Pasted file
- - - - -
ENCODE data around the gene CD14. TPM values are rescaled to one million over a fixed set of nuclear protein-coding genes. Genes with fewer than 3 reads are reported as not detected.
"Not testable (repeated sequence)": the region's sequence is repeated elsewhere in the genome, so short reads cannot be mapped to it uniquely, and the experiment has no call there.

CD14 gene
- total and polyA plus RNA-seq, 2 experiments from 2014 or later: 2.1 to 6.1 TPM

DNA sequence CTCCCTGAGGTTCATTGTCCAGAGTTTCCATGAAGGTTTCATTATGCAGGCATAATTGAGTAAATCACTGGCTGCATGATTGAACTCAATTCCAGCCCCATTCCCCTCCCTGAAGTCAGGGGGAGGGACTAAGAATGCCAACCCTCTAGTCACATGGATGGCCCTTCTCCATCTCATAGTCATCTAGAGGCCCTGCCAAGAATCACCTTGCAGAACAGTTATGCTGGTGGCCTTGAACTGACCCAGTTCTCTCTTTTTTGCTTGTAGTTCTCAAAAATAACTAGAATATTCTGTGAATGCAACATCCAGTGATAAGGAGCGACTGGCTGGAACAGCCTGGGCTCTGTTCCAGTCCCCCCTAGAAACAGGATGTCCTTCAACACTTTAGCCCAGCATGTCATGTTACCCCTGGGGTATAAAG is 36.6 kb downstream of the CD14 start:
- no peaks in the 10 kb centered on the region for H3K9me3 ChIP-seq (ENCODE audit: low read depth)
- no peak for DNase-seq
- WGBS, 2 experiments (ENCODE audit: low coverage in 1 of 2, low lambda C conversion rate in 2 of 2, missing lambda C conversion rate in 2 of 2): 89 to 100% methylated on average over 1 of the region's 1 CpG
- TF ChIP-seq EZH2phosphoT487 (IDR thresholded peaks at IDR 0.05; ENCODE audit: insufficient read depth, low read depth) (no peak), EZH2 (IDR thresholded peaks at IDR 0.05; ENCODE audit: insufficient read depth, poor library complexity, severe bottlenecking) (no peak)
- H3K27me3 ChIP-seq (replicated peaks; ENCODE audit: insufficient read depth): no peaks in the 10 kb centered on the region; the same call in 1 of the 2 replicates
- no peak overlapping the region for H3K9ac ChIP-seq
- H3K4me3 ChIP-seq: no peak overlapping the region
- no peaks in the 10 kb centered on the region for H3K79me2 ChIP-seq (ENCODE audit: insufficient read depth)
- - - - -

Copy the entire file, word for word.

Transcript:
ENCODE data around the gene CD14. TPM values are rescaled to one million over a fixed set of nuclear protein-coding genes. Genes with fewer than 3 reads are reported as not detected.
"Not testable (repeated sequence)": the region's sequence is repeated elsewhere in the genome, so short reads cannot be mapped to it uniquely, and the experiment has no call there.

CD14 gene
- total and polyA plus RNA-seq, 2 experiments from 2014 or later: 2.1 to 6.1 TPM

DNA sequence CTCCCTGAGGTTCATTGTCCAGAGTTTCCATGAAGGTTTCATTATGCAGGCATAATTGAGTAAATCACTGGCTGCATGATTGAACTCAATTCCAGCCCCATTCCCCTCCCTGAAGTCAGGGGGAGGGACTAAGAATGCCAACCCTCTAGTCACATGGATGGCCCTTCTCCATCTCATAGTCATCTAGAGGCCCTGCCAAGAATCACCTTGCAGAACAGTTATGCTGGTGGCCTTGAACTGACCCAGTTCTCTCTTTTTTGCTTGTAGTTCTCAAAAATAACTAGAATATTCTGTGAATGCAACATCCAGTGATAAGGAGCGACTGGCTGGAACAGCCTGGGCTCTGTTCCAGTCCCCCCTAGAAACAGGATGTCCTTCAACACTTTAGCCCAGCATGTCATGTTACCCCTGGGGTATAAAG is 36.6 kb downstream of the CD14 start:
- no peaks in the 10 kb centered on the region for H3K9me3 ChIP-seq (ENCODE audit: low read depth)
- no peak for DNase-seq
- WGBS, 2 experiments (ENCODE audit: low coverage in 1 of 2, low lambda C conversion rate in 2 of 2, missing lambda C conversion rate in 2 of 2): 89 to 100% methylated on average over 1 of the region's 1 CpG
- TF ChIP-seq EZH2phosphoT487 (IDR thresholded peaks at IDR 0.05; ENCODE audit: insufficient read depth, low read depth) (no peak), EZH2 (IDR thresholded peaks at IDR 0.05; ENCODE audit: insufficient read depth, poor library complexity, severe bottlenecking) (no peak)
- H3K27me3 ChIP-seq (replicated peaks; ENCODE audit: insufficient read depth): no peaks in the 10 kb centered on the region; the same call in 1 of the 2 replicates
- no peak overlapping the region for H3K9ac ChIP-seq
- H3K4me3 ChIP-seq: no peak overlapping the region
- no peaks in the 10 kb centered on the region for H3K79me2 ChIP-seq (ENCODE audit: insufficient read depth)